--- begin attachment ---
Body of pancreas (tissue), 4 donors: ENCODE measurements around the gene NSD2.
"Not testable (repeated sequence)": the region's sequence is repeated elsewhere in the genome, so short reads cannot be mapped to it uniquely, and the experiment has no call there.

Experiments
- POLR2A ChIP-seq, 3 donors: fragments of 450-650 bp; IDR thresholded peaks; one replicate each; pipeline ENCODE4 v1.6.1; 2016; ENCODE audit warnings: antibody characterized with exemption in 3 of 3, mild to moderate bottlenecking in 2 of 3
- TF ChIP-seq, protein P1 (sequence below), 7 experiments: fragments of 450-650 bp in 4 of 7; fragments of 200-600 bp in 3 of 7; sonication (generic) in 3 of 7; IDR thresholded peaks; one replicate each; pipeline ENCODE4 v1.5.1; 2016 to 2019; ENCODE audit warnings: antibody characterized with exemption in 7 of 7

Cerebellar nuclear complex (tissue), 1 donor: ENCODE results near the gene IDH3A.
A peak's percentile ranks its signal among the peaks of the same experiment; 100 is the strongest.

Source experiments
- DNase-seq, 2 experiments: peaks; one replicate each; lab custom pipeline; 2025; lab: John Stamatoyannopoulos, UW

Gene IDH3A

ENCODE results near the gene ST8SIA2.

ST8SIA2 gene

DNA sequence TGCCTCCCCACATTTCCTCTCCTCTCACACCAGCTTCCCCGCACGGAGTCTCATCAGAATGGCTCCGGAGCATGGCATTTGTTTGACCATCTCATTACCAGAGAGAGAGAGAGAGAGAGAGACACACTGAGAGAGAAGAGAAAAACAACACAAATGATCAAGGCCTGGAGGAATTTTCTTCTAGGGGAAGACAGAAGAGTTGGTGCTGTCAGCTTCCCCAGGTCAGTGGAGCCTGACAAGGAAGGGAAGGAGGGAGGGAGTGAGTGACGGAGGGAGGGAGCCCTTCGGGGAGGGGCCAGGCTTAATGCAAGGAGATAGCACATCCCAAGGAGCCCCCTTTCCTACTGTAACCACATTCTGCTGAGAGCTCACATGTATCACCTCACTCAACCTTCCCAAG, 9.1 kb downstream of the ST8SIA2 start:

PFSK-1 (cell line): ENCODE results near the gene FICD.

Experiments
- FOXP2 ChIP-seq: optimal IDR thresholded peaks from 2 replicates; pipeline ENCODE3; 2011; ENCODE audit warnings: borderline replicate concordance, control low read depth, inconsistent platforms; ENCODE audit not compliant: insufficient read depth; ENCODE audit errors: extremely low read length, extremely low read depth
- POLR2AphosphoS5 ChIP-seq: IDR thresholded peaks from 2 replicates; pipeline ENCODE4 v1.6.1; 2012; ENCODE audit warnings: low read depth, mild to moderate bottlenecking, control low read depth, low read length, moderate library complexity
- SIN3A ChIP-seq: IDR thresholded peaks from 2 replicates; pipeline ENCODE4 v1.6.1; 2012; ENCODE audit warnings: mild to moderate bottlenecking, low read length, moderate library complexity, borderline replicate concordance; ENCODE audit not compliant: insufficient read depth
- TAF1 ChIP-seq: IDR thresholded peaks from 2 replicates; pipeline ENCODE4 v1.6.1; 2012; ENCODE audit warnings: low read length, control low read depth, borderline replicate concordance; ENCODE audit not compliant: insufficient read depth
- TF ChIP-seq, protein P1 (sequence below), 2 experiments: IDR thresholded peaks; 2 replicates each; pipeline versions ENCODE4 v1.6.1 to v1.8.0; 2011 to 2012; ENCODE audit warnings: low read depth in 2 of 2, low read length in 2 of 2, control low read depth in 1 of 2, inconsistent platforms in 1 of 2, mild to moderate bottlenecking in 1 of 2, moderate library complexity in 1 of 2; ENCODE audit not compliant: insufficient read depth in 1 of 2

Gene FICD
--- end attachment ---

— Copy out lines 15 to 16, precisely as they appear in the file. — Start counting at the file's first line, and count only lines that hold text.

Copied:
Experiments
- FOXP2 ChIP-seq: optimal IDR thresholded peaks from 2 replicates; pipeline ENCODE3; 2011; ENCODE audit warnings: borderline replicate concordance, control low read depth, inconsistent platforms; ENCODE audit not compliant: insufficient read depth; ENCODE audit errors: extremely low read length, extremely low read depth